The School of Engineering and Applied Sciences and the Graduate School of Design will open applications to a new collaborative two-year master’s program in design engineering this fall, according to SEAS spokesperson Paul Karoff. The program, first reported by The Crimson last spring and called the Master’s of Design Engineering, is intended for professionals who demonstrate technical literacy and have at least two years of work experience in engineering, design, government, or business, according to a press release.

“Students are not required to have experience in engineering or design; they need to show they have the capacity for it,” said K. Michael Hays, co-director of the program and an architectural theory professor at the GSD. “Eventually we may also be accepting some people from backgrounds like business and public health.”

Woodward Yang, the program’s other co-director and a professor at SEAS, said that in its inaugural year, the program will accept 12 to 20 students, and that classes will begin in the fall of 2016.

According to Yang, the new degree will train students to work collaboratively to come up with interdisciplinary solutions to real-life problems. During the program, students will take the equivalent of four courses per semester, including a studio course and a “core” course on topics like entrepreneurship, intellectual property, and leadership. They will also complete a thesis-like design project in their second year.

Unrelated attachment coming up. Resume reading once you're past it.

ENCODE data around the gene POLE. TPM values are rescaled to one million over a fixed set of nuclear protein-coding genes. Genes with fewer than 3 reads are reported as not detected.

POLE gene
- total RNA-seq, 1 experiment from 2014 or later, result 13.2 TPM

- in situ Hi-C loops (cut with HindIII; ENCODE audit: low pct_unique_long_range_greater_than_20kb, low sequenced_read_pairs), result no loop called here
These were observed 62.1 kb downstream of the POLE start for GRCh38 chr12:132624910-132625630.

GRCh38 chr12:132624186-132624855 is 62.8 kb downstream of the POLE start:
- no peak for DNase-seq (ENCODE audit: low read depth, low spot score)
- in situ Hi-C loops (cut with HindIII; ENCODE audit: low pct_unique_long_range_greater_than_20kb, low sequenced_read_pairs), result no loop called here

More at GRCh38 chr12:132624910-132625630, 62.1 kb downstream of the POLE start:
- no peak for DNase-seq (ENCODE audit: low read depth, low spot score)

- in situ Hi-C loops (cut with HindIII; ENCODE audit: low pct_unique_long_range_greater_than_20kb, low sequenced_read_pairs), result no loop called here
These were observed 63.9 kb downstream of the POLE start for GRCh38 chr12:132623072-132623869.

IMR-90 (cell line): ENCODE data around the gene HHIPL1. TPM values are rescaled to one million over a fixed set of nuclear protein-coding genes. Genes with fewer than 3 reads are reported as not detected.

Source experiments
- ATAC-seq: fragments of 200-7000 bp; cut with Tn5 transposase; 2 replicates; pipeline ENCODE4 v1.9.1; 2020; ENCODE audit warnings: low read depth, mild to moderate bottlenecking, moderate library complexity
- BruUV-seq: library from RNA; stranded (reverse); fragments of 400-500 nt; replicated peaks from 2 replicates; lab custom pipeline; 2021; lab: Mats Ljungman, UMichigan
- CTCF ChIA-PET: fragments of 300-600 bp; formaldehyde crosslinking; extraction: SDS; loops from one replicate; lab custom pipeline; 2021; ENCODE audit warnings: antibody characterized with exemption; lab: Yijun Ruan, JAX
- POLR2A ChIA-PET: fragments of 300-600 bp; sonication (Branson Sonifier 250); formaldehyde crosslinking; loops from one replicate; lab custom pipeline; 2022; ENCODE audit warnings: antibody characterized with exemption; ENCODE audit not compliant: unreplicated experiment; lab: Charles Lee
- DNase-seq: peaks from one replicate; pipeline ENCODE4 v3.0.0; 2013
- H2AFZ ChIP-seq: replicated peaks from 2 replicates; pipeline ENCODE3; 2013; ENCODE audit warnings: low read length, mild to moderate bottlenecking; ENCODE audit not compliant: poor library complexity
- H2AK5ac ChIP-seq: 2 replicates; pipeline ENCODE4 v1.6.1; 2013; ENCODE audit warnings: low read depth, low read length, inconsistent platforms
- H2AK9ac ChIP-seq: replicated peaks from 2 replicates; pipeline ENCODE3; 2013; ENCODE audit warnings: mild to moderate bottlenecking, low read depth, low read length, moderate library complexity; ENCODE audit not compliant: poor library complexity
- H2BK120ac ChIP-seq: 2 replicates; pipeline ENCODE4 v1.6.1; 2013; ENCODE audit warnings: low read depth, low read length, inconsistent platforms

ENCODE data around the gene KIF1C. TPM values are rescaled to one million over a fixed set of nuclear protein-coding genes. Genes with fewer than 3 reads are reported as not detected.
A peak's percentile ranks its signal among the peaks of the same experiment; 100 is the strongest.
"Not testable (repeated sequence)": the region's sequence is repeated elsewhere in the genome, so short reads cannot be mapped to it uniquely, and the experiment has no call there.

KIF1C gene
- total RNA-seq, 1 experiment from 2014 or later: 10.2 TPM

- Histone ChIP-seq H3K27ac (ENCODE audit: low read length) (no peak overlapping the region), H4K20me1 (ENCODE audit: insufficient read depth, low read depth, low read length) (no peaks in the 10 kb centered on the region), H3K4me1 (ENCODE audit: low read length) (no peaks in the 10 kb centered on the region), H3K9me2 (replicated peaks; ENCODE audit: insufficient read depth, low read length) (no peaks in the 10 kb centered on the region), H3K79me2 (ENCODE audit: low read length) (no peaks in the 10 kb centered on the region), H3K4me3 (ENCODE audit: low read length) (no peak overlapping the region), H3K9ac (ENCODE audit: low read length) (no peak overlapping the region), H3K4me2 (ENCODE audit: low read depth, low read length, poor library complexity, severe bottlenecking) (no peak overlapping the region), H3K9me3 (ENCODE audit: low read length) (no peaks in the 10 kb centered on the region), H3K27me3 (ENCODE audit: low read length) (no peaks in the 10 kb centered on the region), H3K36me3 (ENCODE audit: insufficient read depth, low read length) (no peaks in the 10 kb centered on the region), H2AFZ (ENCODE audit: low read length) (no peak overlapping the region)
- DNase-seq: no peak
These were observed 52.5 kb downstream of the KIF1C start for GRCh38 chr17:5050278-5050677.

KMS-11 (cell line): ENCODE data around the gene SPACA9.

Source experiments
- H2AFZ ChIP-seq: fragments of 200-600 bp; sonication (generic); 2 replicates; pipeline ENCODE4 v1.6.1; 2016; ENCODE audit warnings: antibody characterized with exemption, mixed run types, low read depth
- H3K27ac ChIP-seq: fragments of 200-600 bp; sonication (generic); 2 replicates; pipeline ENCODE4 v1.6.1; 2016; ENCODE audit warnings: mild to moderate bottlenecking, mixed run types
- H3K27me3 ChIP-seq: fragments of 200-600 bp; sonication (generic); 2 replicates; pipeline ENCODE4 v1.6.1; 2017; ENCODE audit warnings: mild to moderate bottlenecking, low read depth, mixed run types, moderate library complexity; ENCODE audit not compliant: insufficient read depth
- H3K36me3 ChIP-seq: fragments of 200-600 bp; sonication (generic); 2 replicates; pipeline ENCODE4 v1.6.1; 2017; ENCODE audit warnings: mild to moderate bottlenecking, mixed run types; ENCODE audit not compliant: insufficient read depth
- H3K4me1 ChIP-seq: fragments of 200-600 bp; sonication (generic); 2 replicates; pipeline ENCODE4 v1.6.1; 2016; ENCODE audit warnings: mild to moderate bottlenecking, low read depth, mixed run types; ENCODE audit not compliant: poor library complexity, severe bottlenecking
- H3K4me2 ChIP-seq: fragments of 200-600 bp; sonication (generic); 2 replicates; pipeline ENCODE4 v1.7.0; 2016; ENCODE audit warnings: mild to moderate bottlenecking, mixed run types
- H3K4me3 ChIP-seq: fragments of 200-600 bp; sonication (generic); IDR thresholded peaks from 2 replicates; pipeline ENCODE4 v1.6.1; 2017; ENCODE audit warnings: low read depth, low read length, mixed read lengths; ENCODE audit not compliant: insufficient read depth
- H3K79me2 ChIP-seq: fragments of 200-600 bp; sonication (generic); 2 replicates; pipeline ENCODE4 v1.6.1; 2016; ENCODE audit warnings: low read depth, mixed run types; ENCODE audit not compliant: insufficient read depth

“It’s important to know how to be creative in the solution of a problem, not creative for being creative’s sake—that’s art,” said Yang, who teaches electrical engineering and computer science. “What we are interested in is being creative in solving real big problems, not ‘How do I make an engine more efficient,’ but more like ‘Why do we have engines in the first place.’”

According to Hays, conversations about the introduction of a collaborative master’s program began three years ago. The process of getting through the various administrative hurdles, though long and arduous, was constructive to the refinement of the degree’s proposal, he said. Following a vote by the faculty of both schools, the Harvard Corporation approved the program this summer.

Read The Harvard Crimson’s full article here.